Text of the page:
Trout Creek in east Chaffee County is an extensive archaeological site exhibiting natural outcrops of colorful jaspers that were used for thousands of years as raw material for toolmaking by many different groups of Native Americans. It is one of the best-known toolstone sources not only in central Colorado but in the whole of the Southern Rocky Mountains. Archaeologists have surveyed and documented rock outcrops, quarry pits, and workshop debris spread over more than 1,000 acres south of Trout Creek Pass on both private and public lands.
Outcrops at Trout Creek are mostly yellow brown to dusky red chert, often with black, green, or red inclusions. The rock can be described as a dendritic jasper—an iron-rich chert—because of the common presence of green to black lines in intricately branching patterns. Some Trout Creek materials have inclusions that are not dendritic forms, while others are solid colors lacking any patterning. Recent geologic mapping found that the material occurs in blocks of late Eocene or Oligocene age (23 to 38 million years old), whose movement slid sections of much more ancient rock northward down toward Trout Creek. A preliminary study in the 1980s identified the host rock as the Manitou formation, which is Early Ordovician (470–85 million years old) limestone and dolomite. More recent fieldwork suggests that some of the jasper also may occur in the Fremont dolomite of Middle and Late Ordovician age (443–70 million years old).
Artifacts found in the workshop areas and in the surrounding region show that people used Trout Creek jasper throughout the prehistoric era, beginning in the Paleo-Indian period at least 10,000 years ago. Because jaspers and other cherts are quite durable and fracture into sharp-edged fragments, flintknappers were able to make many different kinds of tools, including spear points and arrowheads, knives, scrapers, drills, and choppers. Other artifacts not made from the local jasper were brought to the site to meet other needs, such as seed-milling tools and a few ceramic containers.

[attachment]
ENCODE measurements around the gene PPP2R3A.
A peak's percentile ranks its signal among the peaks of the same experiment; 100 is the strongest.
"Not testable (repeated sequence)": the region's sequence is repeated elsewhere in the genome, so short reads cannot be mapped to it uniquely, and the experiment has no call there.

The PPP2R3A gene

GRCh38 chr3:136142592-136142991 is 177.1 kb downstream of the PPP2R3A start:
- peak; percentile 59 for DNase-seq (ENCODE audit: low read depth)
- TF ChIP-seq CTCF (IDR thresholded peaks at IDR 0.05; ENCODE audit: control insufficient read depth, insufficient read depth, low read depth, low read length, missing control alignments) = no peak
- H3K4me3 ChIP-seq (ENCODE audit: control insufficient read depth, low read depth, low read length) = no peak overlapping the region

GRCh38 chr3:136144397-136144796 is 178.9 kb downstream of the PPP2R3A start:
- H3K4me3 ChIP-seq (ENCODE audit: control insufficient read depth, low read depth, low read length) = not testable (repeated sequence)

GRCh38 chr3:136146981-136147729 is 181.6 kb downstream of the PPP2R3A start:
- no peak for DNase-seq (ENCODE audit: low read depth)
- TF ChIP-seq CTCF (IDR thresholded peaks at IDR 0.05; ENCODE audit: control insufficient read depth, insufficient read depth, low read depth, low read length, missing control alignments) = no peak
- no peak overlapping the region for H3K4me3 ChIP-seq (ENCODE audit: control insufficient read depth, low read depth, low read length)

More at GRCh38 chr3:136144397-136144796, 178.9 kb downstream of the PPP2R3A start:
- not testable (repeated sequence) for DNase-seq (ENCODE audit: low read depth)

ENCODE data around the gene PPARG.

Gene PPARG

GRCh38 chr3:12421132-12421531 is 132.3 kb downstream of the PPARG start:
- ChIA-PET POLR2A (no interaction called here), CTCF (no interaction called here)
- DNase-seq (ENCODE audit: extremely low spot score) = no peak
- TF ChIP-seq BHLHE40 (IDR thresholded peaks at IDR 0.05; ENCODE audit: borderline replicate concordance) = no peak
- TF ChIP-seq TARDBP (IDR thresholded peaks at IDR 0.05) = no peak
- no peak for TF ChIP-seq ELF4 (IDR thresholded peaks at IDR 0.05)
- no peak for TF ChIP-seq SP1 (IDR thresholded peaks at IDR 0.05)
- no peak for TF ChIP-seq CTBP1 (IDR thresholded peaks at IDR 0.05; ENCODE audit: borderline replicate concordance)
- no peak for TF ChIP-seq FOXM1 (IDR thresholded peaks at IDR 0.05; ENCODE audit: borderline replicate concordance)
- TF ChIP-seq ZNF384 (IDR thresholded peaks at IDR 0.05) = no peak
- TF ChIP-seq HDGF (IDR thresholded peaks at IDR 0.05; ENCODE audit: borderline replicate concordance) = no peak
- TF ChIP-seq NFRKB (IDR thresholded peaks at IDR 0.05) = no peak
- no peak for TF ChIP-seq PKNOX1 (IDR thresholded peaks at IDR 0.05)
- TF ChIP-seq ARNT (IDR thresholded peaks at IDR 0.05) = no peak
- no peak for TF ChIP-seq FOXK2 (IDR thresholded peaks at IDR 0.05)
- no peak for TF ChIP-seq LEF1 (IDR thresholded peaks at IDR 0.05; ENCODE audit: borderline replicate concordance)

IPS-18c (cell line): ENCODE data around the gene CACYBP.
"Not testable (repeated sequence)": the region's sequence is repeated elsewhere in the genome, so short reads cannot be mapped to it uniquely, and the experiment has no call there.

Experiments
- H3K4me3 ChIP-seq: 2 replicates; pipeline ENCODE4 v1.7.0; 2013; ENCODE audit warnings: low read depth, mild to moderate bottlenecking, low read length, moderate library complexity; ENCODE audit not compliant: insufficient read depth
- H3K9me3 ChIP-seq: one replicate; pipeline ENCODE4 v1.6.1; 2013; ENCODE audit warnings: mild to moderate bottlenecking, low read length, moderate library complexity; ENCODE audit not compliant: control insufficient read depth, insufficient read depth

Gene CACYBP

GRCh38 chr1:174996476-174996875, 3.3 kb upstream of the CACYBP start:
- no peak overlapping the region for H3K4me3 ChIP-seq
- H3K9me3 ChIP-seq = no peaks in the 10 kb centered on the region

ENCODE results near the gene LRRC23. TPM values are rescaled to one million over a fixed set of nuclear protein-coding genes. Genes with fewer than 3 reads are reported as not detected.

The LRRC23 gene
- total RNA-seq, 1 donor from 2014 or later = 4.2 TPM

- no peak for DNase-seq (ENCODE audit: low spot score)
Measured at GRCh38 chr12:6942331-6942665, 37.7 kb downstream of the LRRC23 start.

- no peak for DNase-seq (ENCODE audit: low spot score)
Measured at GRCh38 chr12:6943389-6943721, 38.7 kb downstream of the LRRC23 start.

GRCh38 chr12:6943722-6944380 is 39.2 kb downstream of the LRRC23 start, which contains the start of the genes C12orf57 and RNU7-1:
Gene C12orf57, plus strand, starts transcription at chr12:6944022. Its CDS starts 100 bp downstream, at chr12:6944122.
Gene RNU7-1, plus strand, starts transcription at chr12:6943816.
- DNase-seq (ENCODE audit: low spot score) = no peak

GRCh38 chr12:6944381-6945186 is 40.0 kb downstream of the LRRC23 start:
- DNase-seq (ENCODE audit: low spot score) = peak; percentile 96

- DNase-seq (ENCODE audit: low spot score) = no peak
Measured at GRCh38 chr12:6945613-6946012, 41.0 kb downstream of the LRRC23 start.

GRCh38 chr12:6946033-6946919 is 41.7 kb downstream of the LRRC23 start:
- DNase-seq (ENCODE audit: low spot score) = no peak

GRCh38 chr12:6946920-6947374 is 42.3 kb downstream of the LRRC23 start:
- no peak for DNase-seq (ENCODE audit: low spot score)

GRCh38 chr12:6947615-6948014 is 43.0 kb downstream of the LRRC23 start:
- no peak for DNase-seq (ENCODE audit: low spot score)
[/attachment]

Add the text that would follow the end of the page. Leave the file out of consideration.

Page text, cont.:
Although no evidence of ancient houses has been found at Trout Creek, smaller prehistoric features have been documented. These include several campfire pits and one somewhat different burned pit interpreted as a “heat-treatment” feature. When certain rock types, such as chert and jasper, are buried in shallow pits and then baked for several hours, the result is rock that is more brittle but fractures with even sharper edges than unheated rock. In effect, toolmakers were sacrificing the durability of the rock to create material that was easier to shape and provided sharper cutting edges.
The Trout Creek Source Zone
After decades of research, archaeologists now know that many other jaspers occur in the same general region as the Trout Creek source, especially to the south in the Arkansas Hills, and eastward into South Park. At last count, twenty-seven separate sources of jasper have been documented beyond Trout Creek, even though less than 10 percent of this area has been inventoried. Some of these materials have dendritic inclusions visually similar to Trout Creek, and artifacts made from them may be erroneously assumed to be from Trout Creek. There are other such “source zones” known to archaeologists in the American West, such as in western North Dakota and the Texas Panhandle, but these are the exception rather than the rule. Clearly, there is much more to be learned about this part of Colorado that was so heavily frequented by Native Americans. It is quite likely, however, that the Trout Creek site is the largest and most intensively utilized source in the region.